It’s unclear just where Doocy got his bogus formulation. One possibility is HotAir.com. The day before Doocy misquoted the president, HotAir.com published a post by “Allahpundit” with this headline: “Obama: Unlike some people, I wasn’t born with a silver spoon in my mouth.” The item did not use quotation marks to represent those precise words as having issued from the president’s mouth. But that’s perhaps a fair interpretation of the headline’s colon structure.

Says Allahpundit on the matter:

I’m not sure where [Doocy] got it. My point in the headline was that the “silver spoon” comment sounded like a veiled dig at Romney. It seemed part and parcel of Biden recently offering the “Romney Rule” as a contrast to the Buffett Rule and all the attention paid to Romney having a car elevator in his garage. Obviously, Democrats want to make his wealth part of their campaign message. Whenever Romney says he likes being able to fire people or mentions that his wife drives a Cadillac, etc., they jump on it because it feeds the narrative that his money prevents him from relating to average Americans. The “silver spoon” line sounded like a sly attempt to draw the same contrast. I didn’t mean to suggest that the “unlike some people” part was a direct quote, though; that’s why I didn’t use quotation marks and why I embedded video of Obama uttering the line, so that people could watch it for themselves and decide what he meant. It was my characterization of what I think was his hidden intent in saying it.

The chain of miscustody started sprouting links. The Washington Post repeated Doocy’s screwup, as did the New York Post. Both outlets have corrected the record (and declined to comment on how the mistakes came about). The Romney campaign also got into the pass-along act, posting a release that repeats the Doocy mistake. As of Monday mid-afternoon, it was uncorrected.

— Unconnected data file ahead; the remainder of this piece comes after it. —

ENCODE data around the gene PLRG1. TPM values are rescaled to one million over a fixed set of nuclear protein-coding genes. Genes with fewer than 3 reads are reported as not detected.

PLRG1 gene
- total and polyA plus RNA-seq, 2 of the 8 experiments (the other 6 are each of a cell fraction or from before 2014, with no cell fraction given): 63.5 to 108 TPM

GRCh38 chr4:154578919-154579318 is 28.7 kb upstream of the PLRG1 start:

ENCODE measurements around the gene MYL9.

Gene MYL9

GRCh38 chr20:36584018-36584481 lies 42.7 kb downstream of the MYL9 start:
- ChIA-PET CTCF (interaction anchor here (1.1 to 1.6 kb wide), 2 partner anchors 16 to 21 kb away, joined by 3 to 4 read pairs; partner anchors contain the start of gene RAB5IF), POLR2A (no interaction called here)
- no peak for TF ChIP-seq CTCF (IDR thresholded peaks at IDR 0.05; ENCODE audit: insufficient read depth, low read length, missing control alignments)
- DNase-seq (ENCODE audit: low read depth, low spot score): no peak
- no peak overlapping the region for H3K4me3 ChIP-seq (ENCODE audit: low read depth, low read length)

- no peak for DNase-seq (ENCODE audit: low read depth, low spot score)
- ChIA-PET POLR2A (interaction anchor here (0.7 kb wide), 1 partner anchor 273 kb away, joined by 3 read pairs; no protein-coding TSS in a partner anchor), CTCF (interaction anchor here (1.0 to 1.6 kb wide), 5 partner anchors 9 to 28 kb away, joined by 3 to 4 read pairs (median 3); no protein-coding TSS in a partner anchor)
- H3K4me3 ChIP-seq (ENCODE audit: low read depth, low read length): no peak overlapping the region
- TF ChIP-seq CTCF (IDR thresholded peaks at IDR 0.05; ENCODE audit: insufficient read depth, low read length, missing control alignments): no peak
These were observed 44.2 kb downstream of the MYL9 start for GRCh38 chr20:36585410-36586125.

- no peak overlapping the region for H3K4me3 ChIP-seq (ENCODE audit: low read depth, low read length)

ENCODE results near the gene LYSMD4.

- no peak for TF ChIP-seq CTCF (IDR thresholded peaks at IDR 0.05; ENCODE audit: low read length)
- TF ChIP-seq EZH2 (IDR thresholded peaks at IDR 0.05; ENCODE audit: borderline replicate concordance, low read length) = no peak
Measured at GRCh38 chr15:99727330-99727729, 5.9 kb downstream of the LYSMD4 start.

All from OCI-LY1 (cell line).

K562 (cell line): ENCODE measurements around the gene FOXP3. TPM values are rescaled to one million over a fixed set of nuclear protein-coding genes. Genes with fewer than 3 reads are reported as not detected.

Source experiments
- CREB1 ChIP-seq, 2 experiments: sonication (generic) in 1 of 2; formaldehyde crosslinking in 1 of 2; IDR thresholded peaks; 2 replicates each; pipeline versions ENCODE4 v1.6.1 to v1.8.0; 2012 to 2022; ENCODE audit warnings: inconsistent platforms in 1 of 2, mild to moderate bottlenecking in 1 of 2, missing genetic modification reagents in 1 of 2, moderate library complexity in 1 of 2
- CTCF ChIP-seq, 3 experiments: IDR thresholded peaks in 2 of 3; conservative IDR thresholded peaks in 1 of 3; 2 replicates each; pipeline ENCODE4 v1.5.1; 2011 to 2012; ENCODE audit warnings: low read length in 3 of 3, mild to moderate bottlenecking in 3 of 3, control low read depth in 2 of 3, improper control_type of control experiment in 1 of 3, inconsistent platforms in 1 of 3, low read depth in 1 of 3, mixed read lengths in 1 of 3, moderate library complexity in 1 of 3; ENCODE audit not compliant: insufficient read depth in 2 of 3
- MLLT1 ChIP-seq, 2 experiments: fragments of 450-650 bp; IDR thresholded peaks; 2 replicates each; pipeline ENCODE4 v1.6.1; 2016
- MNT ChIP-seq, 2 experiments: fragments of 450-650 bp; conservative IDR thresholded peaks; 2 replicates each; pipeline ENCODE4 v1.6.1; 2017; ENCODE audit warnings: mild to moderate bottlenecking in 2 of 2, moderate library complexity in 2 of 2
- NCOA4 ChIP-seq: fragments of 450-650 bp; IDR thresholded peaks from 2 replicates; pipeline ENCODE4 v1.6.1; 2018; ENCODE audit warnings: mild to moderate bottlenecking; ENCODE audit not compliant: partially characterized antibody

The comical aspect of this entire episode is the fluency of the Doocy-Romney exchange. Even though Doocy grossly misquotes Obama in his question to Romney, the candidate just runs with it. Even if he had noticed something amiss in Doocy’s question, well, Romney had his talking points at the ready. Fact-checking news hosts falls not to the candidates!

Fox hasn’t responded to two requests for comment on this matter. Perhaps it’s considering whether it really wants to end the 15-year run of factual perfection that impresses Ailes so much. But Doocy can do this, as the record shows. Last October, he had to correct a report saying that President Obama was planning on apologizing to Japan for dropping atomic bombs in World War II. Two dead-wrong stories on Obama — gotta be a coincidence.

As Doocy prepares his remarks, he might consider not only clarifying the real quote but also retracting the smirk that accompanies his false question. The smirk tilts from right to left along Doocy’s smug mug (left to right if you’re Doocy himself). It spans the 10-to-13 second mark of the video at the top of this post. It’s the sort of signal, so often seen on Fox, that lets Republicans interviewees know they’re welcome here.

UPDATE: Fox News tells TV Newser that Doocy will “clarify” the remark on Tuesday morning.

By  |  02:17 PM ET, 04/23/2012

Tags:  steve doocy, fox news, talking points memo, mitt romney, washington post, new york post, republicans, president obama, silver spoon, unlike some people